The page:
One simple way to benefit from a rising market is to buy an index fund. But in any given year a good portion of stocks will fall short of that. That's what happened in the case of John B. Sanfilippo & Son, Inc. (NASDAQ:JBSS): its share price dropped 19% while the market declined 16%. At least the damage isn't so bad if you look at the last three years, since the stock is down 13% in that time. The falls have accelerated recently, with the share price down 11% in the last three months. However, one could argue that the price has been influenced by the general market, which is down 13% in the same timeframe.
Now let's have a look at the company's fundamentals, and see if the long term shareholder return has matched the performance of the underlying business.
To quote Buffett, 'Ships will sail around the world but the Flat Earth Society will flourish. There will continue to be wide discrepancies between price and value in the marketplace...' One flawed but reasonable way to assess how sentiment around a company has changed is to compare the earnings per share (EPS) with the share price.
Unfortunately John B. Sanfilippo & Son reported an EPS drop of 1.9% for the last year. The share price decline of 19% is actually more than the EPS drop. So it seems the market was too confident about the business, a year ago.
You can see below how EPS has changed over time (discover the exact values by clicking on the image).
Dive deeper into John B. Sanfilippo & Son's key metrics by checking this interactive graph of John B. Sanfilippo & Son's earnings, revenue and cash flow.
What About Dividends?
It is important to consider the total shareholder return, as well as the share price return, for any given stock. The TSR incorporates the value of any spin-offs or discounted capital raisings, along with any dividends, based on the assumption that the dividends are reinvested. Arguably, the TSR gives a more comprehensive picture of the return generated by a stock. We note that for John B. Sanfilippo & Son the TSR over the last 1 year was -16%, which is better than the share price return mentioned above. The dividends paid by the company have thusly boosted the total shareholder return.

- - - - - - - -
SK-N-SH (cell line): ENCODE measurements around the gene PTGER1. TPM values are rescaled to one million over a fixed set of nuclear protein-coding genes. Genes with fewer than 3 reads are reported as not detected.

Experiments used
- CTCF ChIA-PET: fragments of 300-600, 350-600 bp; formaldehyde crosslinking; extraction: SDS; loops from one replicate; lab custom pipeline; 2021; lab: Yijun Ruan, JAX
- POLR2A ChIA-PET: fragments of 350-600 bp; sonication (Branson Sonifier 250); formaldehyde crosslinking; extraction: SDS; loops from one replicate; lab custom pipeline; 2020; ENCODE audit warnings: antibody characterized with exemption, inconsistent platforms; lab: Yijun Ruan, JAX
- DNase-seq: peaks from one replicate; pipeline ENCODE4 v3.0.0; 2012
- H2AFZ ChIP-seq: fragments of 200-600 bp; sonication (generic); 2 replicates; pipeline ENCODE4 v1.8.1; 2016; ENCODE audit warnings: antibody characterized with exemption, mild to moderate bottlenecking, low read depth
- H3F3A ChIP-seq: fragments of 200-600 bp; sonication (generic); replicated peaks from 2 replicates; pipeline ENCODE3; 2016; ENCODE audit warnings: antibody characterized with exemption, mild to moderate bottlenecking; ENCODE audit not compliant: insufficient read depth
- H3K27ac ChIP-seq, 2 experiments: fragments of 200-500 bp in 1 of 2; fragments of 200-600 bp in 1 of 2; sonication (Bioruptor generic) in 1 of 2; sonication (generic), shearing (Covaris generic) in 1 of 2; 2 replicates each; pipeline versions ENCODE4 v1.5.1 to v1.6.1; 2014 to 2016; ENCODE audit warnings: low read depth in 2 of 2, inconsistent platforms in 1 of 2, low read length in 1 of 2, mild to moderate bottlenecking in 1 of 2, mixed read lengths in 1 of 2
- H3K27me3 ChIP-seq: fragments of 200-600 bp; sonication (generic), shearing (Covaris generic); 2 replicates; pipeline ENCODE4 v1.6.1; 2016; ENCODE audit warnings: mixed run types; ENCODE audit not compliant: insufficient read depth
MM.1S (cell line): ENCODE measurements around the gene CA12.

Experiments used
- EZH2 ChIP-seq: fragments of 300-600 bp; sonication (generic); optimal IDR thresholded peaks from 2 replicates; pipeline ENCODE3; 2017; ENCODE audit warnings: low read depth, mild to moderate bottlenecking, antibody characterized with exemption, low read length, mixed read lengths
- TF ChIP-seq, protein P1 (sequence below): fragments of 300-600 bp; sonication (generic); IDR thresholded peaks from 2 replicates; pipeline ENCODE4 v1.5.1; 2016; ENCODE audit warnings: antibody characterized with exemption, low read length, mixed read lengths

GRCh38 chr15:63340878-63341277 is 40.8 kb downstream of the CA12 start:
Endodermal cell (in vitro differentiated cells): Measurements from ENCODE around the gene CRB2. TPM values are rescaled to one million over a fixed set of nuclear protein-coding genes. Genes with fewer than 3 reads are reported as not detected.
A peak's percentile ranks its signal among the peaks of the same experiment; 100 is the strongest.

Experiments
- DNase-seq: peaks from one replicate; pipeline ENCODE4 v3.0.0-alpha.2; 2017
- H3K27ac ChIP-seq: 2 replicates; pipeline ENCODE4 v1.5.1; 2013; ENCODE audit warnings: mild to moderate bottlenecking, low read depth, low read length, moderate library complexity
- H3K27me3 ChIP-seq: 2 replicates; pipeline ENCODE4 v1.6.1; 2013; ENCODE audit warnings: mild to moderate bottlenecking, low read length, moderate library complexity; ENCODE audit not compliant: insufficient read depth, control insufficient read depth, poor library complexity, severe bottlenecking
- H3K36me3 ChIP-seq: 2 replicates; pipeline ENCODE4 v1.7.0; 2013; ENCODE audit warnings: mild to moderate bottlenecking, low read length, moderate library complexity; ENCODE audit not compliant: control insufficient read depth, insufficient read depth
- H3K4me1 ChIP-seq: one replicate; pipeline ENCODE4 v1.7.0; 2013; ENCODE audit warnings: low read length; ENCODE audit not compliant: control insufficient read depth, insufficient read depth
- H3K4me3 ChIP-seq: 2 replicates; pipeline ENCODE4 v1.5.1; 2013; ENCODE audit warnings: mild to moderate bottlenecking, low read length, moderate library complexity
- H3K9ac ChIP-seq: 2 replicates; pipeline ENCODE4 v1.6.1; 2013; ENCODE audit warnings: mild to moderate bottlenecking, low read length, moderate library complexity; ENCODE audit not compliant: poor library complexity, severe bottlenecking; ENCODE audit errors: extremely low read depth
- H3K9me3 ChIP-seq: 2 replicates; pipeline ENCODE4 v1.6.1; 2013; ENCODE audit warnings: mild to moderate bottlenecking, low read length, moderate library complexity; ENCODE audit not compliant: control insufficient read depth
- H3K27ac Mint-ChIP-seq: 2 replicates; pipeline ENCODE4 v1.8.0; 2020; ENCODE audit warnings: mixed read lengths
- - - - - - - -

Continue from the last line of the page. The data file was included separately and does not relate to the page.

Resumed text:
A Different Perspective
John B. Sanfilippo & Son shareholders are down 16% over twelve months (even including dividends), which isn't far from the market return of -16%. Longer term investors wouldn't be so upset, since they would have made 7%, each year, over five years. If the fundamental data remains strong, and the share price is simply down on sentiment, then this could be an opportunity worth investigating. I find it very interesting to look at share price over the long term as a proxy for business performance. But to truly gain insight, we need to consider other information, too. Consider for instance, the ever-present spectre of investment risk. We've identified 2 warning signs with John B. Sanfilippo & Son (at least 1 which is a bit unpleasant) , and understanding them should be part of your investment process.
If you would prefer to check out another company -- one with potentially superior financials -- then do not miss this free list of companies that have proven they can grow earnings.
Please note, the market returns quoted in this article reflect the market weighted average returns of stocks that currently trade on US exchanges.
Have feedback on this article? Concerned about the content? Get in touch with us directly. Alternatively, email editorial-team (at) simplywallst.com.
This article by Simply Wall St is general in nature. We provide commentary based on historical data and analyst forecasts only using an unbiased methodology and our articles are not intended to be financial advice. It does not constitute a recommendation to buy or sell any stock, and does not take account of your objectives, or your financial situation. We aim to bring you long-term focused analysis driven by fundamental data. Note that our analysis may not factor in the latest price-sensitive company announcements or qualitative material. Simply Wall St has no position in any stocks mentioned.
Join A Paid User Research Session
You’ll receive a US$30 Amazon Gift card for 1 hour of your time while helping us build better investing tools for the individual investors like yourself. Sign up here